## Homework J4## Due: Friday, 14 October 2005 by 10 a.m. |

In this homework, you will implement a few exercises on integers in order
to gain more experience using Java control structures, such as `for` loops,
`while` loops, and `if-else` statements. In the process you will deal
with some very large numbers, so you will also use the
BigInteger class that Java provides
to manipulate very large integers. The BigInteger class is in the
java.math library, so you will have to have the following line at the top of
your program:

`import java.math.*;`

Your code should be in a NumberGames class in a file named NumberGames.java.

This assignment is longer than the previous assignments. The best way to tackle it is to do one part at a time, and test that part. Once it works, move on to the next part.

An `int` can only represent a certain range of numbers, approximately -2 billion to +2 billion.
The Java primitive variable type` long `can represent a larger, but still finite, range.
Java's
BigInteger class supports integers of unlimited size, though arithmetic operations on
BigIntegers can be significantly slower than on `int` and `long`. For this assignment
you will use the BigInteger class to store the very large numbers which
can result from the Fibonacci, primality, and exponentiation computations described above.
In particular, we are going to be testing your code with values that are larger
than a` long `can hold, so you will have to use BigInteger.

For example, the following code creates two BigIntegers, and adds them together to create a third BigInteger.

`BigInteger bignum1 = new BigInteger ("234238947239487");
BigInteger bignum2 = new BigInteger ("12349871239487123984");
BigInteger bignum3 = bignum1.add(bignum2);`

Note that unlike a StringBuffer, each BigInteger method call creates a *new*
BigInteger -- it does not modify the existing one.

In this assignment you have the user input a number (let's call it
*i*), then calculate and print the *i*^{th} Fibonacci number,
the number 2^{i}, all all the prime numbers less than *i*. Note that if you enter
a very large value of *i* (say, 100), then your program will take a **very** long
time (especially the prime number part). Thus, experiment with smaller
values of *i* until you know your program is working.

The *i*^{th} Fibonacci number is defined as the sum of the
previous two Fibonacci numbers. The first and second Fibonnaci numbers are always defined as 1 and 1. In other words, each Fibonacci number is equal to the sum of the two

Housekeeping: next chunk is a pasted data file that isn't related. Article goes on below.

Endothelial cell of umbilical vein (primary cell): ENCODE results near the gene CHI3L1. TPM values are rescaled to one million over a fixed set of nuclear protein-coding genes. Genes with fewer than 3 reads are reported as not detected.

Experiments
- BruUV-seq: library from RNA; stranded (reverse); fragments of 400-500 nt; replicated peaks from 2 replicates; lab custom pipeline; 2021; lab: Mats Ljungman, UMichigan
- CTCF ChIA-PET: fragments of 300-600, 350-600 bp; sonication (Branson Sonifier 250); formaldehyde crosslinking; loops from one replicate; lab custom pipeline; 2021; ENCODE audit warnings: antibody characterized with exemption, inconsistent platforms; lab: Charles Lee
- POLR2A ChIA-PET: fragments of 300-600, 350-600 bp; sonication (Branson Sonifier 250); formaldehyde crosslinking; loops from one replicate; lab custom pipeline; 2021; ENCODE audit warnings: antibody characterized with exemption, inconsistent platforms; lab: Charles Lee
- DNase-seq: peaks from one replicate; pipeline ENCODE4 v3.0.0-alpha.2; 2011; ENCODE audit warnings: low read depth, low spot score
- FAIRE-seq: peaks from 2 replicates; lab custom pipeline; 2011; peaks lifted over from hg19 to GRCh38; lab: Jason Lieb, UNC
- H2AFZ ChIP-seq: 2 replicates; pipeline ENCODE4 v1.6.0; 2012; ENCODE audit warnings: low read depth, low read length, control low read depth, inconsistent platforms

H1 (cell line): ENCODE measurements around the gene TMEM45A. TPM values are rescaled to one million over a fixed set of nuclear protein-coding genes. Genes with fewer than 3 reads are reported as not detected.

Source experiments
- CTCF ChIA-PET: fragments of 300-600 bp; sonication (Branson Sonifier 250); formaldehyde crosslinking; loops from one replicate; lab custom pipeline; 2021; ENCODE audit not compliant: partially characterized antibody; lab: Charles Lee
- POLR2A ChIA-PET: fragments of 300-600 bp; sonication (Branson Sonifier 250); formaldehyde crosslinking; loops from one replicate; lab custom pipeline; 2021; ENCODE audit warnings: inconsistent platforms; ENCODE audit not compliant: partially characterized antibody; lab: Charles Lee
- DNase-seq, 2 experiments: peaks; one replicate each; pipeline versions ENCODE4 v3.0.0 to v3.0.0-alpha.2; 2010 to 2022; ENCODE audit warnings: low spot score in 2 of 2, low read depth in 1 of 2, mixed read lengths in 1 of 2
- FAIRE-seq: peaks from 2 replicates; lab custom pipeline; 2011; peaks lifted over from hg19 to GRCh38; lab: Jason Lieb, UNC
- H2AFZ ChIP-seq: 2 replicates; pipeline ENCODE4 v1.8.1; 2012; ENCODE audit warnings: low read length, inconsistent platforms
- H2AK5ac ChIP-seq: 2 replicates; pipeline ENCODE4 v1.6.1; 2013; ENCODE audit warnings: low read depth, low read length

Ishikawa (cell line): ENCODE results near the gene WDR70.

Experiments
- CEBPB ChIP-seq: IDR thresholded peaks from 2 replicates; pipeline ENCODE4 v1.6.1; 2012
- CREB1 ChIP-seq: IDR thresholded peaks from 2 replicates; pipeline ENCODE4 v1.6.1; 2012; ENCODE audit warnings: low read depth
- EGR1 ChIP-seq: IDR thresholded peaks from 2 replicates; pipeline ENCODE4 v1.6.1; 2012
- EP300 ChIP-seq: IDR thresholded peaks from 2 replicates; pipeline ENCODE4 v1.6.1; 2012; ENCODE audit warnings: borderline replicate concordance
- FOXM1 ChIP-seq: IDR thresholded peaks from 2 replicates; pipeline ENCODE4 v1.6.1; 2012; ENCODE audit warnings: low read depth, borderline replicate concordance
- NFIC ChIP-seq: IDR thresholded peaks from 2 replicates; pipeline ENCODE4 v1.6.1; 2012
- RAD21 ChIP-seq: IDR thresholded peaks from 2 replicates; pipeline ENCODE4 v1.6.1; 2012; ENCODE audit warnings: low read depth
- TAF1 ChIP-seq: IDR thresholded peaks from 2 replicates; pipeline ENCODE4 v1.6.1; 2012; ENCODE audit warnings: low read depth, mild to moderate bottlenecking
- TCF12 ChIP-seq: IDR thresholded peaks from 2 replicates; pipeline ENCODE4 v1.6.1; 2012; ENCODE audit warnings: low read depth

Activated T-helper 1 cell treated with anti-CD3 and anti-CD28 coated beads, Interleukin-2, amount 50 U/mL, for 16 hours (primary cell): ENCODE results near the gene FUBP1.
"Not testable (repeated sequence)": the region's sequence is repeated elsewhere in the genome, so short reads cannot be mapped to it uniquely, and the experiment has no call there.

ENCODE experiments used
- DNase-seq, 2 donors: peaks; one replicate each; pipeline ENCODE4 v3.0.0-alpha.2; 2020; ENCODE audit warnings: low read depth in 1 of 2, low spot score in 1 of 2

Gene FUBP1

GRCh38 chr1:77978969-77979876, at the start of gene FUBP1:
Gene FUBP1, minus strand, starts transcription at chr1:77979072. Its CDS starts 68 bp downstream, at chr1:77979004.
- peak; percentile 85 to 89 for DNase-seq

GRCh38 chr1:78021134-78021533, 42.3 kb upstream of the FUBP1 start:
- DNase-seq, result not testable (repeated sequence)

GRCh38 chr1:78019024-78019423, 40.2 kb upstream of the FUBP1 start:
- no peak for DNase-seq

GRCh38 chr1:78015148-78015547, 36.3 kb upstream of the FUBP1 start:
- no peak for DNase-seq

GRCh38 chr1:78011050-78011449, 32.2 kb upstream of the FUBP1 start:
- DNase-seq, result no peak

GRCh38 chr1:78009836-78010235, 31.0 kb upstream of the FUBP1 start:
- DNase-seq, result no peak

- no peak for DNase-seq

before it in the sequence, with the first two numbers starting the sequence at 1. Thus the
first few terms of the Fibonacci sequence are:

1 1 2 3 5 8 13 21 34 55 ...

because 1+1=2, 1+2=3, 2+3=5, 3+5=8, and so on. Let *f*(*n*)
be the *n*^{th} Fibonacci number. Thus, *f*(1) is 1, *
f*(2) is 1, *f*(3) is 2, *f*(10) is 55, etc. The formal
definition for the Fibonacci sequence is:

f(1) = 1

f(2) = 1

f(n) =f(n-1) +f(n-2) whenn> 2

This will require a` while `or` for `loop, where each iteration of
the loop computes the next term of the sequence. Because the Fibonacci numbers get large very quickly, you will
have to use the BigInteger class to hold the numbers. Once your program
has computed *i*^{th} Fibonacci number, it
should be printed out to the screen.

You are welcome to print out all the Fibonacci numbers as they are computed. However, at the end of that, you need to print out something along the lines of, "the 10th Fibonacci number is 55".

For this part of the assignment, you will use the same value for *i*, and compute the *exact *
integer value of 2* ^{i}*. Java provides routines for exponentiation, but they are based on
floating point arithmetic and logarithms; if

You are welcome to print out all the powers of 2 as they are
computed. However, at the end of that, you need to print out something
along the lines of, "the 10th power of 2 is 1024". You may **
not** use the` pow() `method in the BigInteger class.

Note that 1 is not a prime number! (really) Thus, the first prime number is 2.

For this part of this assignment, you will use the same number *i* already